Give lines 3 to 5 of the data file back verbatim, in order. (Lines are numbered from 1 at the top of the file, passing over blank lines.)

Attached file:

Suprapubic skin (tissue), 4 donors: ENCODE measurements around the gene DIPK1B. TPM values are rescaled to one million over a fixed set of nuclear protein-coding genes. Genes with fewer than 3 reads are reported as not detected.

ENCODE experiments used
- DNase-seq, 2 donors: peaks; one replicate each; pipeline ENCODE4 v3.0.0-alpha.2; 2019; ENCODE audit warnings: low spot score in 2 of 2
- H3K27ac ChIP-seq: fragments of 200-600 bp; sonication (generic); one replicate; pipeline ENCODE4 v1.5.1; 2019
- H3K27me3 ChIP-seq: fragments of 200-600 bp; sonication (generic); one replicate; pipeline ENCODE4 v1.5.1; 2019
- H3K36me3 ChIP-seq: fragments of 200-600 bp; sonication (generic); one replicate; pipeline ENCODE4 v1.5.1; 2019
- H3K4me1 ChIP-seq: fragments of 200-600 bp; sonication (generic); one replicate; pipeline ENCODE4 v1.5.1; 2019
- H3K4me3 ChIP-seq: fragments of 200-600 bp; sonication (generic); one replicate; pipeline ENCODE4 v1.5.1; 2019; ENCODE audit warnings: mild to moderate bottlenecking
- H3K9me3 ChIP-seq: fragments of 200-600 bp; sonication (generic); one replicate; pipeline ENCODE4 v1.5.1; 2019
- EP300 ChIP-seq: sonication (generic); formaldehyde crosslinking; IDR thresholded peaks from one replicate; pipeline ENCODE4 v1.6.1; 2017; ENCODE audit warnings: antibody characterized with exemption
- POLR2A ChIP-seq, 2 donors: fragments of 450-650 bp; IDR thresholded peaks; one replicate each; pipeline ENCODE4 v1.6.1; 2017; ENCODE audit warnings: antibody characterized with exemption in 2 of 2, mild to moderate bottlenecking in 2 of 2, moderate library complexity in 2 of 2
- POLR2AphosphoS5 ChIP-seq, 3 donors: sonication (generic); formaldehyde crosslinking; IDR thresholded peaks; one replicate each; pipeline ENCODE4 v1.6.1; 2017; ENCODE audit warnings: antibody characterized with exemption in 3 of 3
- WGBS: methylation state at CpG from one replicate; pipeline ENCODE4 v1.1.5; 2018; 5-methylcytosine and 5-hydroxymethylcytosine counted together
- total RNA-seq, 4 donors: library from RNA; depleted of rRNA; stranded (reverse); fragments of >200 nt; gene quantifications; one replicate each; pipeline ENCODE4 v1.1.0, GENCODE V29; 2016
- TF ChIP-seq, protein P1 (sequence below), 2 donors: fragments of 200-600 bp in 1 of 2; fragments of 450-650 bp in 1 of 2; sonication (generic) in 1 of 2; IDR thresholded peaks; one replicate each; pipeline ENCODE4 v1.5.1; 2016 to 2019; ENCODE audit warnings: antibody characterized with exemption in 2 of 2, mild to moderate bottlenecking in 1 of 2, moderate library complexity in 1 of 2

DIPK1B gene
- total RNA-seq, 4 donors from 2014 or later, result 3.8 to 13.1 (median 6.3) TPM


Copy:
- DNase-seq, 2 donors: peaks; one replicate each; pipeline ENCODE4 v3.0.0-alpha.2; 2019; ENCODE audit warnings: low spot score in 2 of 2
- H3K27ac ChIP-seq: fragments of 200-600 bp; sonication (generic); one replicate; pipeline ENCODE4 v1.5.1; 2019
- H3K27me3 ChIP-seq: fragments of 200-600 bp; sonication (generic); one replicate; pipeline ENCODE4 v1.5.1; 2019